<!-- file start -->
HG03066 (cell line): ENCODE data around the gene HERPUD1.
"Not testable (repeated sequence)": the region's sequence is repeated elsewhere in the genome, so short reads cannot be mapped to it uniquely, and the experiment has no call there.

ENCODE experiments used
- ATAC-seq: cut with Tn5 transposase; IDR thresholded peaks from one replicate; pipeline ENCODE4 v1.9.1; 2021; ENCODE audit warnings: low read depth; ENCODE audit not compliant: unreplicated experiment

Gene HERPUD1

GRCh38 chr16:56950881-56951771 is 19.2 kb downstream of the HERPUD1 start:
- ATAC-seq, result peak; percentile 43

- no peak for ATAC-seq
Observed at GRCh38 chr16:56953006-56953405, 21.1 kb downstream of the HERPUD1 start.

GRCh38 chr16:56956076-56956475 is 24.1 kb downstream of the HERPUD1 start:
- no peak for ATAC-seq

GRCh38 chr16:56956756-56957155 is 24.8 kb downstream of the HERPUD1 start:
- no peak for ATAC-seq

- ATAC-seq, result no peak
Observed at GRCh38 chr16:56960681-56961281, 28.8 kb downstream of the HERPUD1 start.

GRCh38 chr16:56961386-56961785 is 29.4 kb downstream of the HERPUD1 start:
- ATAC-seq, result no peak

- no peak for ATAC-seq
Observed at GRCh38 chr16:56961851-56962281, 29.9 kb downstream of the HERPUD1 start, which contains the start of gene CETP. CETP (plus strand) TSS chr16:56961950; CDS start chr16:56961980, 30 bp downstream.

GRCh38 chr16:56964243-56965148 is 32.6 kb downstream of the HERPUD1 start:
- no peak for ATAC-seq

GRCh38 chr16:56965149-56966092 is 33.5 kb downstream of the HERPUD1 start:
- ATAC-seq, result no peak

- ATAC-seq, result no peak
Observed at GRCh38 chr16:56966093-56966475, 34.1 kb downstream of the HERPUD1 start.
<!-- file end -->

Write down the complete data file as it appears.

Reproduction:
HG03066 (cell line): ENCODE data around the gene HERPUD1.
"Not testable (repeated sequence)": the region's sequence is repeated elsewhere in the genome, so short reads cannot be mapped to it uniquely, and the experiment has no call there.

ENCODE experiments used
- ATAC-seq: cut with Tn5 transposase; IDR thresholded peaks from one replicate; pipeline ENCODE4 v1.9.1; 2021; ENCODE audit warnings: low read depth; ENCODE audit not compliant: unreplicated experiment

Gene HERPUD1

GRCh38 chr16:56950881-56951771 is 19.2 kb downstream of the HERPUD1 start:
- ATAC-seq, result peak; percentile 43

- no peak for ATAC-seq
Observed at GRCh38 chr16:56953006-56953405, 21.1 kb downstream of the HERPUD1 start.

GRCh38 chr16:56956076-56956475 is 24.1 kb downstream of the HERPUD1 start:
- no peak for ATAC-seq

GRCh38 chr16:56956756-56957155 is 24.8 kb downstream of the HERPUD1 start:
- no peak for ATAC-seq

- ATAC-seq, result no peak
Observed at GRCh38 chr16:56960681-56961281, 28.8 kb downstream of the HERPUD1 start.

GRCh38 chr16:56961386-56961785 is 29.4 kb downstream of the HERPUD1 start:
- ATAC-seq, result no peak

- no peak for ATAC-seq
Observed at GRCh38 chr16:56961851-56962281, 29.9 kb downstream of the HERPUD1 start, which contains the start of gene CETP. CETP (plus strand) TSS chr16:56961950; CDS start chr16:56961980, 30 bp downstream.

GRCh38 chr16:56964243-56965148 is 32.6 kb downstream of the HERPUD1 start:
- no peak for ATAC-seq

GRCh38 chr16:56965149-56966092 is 33.5 kb downstream of the HERPUD1 start:
- ATAC-seq, result no peak

- ATAC-seq, result no peak
Observed at GRCh38 chr16:56966093-56966475, 34.1 kb downstream of the HERPUD1 start.